Free the T, Close Hanscom
I’ve been feeling frustrated that leadership at every level of government isn’t responding to the obvious climate emergency with any increased sense of urgency.
Multi-year plans and modest emissions reductions are insufficient. We need emergency action to combat the climate emergency.
Now, there are a lot of things we can and should do that will require time to put together. Center lane busways on every 4+ lane street in Boston, for example, while far less expensive than new rail lines, will still take time to put into place.
But there are two things that Massachusetts can do right now in order to help respond to the climate emergency. The first is to free the MBTA. Bus, subway, ferry, commuter rail—make the whole thing free. Denver saw ridership increase 22% when it made public transportation free for a month in 2022. Making the T (and, for that matter, every other form of public transportation in MA) free will ease traffic and reduce carbon emissions and make the entire Greater Boston area more liveable.
“But how are you gonna pay for it?” Same way we paid for throwing millions of dollars at GE to not build a headquarters in the Seaport, I guess. But also, eliminating fares will save tons of money on fare collection. No more machines, no more server farms running the fare system, and far less stress on bus drivers, so less turnover. (Also, going fare-free helps improve bus efficiency, since all doors can open at every stop. This saves on fuel costs.)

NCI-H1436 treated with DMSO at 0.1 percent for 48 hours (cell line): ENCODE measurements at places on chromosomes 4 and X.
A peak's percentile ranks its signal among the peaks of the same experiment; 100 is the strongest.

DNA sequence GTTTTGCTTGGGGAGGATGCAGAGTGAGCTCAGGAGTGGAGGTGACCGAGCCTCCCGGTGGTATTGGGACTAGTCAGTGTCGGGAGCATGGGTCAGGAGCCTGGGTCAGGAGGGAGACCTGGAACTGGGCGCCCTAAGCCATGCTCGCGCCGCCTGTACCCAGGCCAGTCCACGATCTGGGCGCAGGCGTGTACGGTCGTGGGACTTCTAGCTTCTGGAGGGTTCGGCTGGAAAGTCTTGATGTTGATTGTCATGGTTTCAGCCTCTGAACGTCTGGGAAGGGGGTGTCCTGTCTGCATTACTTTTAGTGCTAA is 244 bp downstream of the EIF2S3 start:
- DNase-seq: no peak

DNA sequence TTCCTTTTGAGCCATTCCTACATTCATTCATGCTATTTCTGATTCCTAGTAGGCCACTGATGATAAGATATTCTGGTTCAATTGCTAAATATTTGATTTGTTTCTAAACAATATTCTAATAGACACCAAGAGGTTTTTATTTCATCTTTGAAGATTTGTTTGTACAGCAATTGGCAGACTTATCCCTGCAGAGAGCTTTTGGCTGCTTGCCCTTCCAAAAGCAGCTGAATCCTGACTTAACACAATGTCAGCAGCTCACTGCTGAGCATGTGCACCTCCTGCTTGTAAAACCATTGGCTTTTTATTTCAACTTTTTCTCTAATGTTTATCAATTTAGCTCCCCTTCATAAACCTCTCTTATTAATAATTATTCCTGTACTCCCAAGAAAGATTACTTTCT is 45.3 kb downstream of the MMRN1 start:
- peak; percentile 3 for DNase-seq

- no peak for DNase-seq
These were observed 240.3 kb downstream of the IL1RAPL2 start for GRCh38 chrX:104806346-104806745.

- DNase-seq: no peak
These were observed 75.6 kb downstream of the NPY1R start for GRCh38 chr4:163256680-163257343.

The second instant emergency climate change-fighting measure is such a no-brainer I can’t believe nobody’s even proposed it yet: close Hanscom Field.
Hanscom Field is an airport in Bedford, Massachusetts, that is the primary airport for private jets in Massachusetts. In fact, it’s almost exclusively dedicated to private aviation.
Even in the best of times, the idea that Massachusetts taxpayers should fund a landing strip for the 1%’s private jets is pretty onerous, but during a climate emergency, it’s inexcusable. No one needs to travel by private jet.
I believe private aviation should be banned altogether, but that’s something that needs to happen at the federal level. The least Massachusetts can do is shut down the airfield that makes this an attractive place to fly private jets in and out of.
Maybe there are better ideas. If so, I’d love to hear them. More than that, though, I’d love to have someone acknowledge that the situation we’re in is an emergency.